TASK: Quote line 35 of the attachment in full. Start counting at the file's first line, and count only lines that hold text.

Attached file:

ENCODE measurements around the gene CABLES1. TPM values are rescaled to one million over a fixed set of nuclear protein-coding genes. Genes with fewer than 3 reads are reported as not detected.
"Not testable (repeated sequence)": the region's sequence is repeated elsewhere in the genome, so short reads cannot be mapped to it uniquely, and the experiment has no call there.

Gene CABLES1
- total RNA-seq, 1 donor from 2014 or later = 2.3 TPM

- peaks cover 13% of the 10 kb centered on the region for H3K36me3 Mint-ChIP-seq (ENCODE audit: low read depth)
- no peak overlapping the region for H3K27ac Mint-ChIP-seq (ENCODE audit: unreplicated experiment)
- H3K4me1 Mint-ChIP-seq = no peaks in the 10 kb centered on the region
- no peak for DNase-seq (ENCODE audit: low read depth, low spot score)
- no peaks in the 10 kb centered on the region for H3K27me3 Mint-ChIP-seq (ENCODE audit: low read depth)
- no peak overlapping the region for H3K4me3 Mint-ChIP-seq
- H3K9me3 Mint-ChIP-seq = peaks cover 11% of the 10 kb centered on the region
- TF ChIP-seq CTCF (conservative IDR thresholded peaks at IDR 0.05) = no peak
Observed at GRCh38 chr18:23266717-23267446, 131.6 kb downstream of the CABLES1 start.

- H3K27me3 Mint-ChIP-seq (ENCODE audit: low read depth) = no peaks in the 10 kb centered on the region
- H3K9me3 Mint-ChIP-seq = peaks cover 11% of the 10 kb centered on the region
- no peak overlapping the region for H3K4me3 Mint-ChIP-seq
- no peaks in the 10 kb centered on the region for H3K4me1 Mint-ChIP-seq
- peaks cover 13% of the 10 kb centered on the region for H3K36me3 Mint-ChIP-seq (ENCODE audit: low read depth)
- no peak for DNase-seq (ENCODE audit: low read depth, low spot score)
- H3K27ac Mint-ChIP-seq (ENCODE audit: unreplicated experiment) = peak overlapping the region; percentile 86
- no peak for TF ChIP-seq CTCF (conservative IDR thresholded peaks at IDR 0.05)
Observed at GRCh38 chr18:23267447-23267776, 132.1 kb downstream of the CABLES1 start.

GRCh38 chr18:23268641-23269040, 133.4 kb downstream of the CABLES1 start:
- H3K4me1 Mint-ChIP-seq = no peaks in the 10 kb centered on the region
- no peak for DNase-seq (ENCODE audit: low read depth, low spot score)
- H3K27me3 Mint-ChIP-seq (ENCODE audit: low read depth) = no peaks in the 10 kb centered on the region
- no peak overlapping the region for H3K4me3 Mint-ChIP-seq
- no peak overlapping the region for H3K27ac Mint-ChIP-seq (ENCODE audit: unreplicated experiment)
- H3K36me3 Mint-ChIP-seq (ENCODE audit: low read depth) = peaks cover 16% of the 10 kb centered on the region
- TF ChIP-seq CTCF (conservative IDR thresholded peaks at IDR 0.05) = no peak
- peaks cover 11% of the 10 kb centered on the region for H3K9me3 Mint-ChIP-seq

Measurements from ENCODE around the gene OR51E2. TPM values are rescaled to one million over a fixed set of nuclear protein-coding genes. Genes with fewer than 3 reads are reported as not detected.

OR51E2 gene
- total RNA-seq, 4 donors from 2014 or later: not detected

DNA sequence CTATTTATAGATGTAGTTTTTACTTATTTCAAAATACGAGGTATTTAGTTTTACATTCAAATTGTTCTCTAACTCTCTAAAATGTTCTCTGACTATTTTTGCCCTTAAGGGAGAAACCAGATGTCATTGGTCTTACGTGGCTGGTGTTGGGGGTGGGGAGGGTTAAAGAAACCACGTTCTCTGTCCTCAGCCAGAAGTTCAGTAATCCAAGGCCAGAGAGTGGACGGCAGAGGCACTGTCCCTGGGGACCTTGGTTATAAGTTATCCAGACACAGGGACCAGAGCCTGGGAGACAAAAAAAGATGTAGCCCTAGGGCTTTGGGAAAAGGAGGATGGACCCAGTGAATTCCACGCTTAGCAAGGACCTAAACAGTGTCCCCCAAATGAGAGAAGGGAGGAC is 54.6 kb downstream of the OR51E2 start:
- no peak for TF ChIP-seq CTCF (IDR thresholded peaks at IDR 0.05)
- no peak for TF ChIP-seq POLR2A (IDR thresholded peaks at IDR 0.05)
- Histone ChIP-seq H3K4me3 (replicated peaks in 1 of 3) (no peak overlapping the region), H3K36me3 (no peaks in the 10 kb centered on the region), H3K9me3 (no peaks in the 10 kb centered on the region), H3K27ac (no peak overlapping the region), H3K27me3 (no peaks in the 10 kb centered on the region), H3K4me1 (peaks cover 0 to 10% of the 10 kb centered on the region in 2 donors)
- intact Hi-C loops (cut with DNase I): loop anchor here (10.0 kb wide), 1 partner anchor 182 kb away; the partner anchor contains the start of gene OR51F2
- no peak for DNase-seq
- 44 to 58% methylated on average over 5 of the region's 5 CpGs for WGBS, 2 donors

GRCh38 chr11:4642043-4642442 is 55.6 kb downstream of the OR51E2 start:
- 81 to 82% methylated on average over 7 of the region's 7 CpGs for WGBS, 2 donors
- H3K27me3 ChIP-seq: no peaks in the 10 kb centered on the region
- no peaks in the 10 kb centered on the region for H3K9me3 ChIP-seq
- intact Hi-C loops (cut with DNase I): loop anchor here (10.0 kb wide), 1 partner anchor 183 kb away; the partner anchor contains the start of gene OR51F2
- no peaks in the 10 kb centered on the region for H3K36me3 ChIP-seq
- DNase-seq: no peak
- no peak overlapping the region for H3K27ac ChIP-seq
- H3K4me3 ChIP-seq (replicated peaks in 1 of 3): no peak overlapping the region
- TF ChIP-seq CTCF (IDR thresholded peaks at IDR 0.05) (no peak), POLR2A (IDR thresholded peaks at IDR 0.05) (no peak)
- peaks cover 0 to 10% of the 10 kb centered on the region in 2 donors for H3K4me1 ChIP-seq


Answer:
DNA sequence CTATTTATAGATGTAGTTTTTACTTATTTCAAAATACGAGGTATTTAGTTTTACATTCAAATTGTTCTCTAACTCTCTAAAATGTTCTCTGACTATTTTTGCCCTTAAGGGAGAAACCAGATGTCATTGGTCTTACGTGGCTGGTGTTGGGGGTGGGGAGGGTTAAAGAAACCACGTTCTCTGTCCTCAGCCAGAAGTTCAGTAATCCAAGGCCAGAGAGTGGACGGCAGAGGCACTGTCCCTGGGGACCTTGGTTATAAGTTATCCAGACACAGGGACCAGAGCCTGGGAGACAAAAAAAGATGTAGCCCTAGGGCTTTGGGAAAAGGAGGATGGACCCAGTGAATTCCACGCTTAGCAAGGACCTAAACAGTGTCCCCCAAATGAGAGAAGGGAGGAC is 54.6 kb downstream of the OR51E2 start: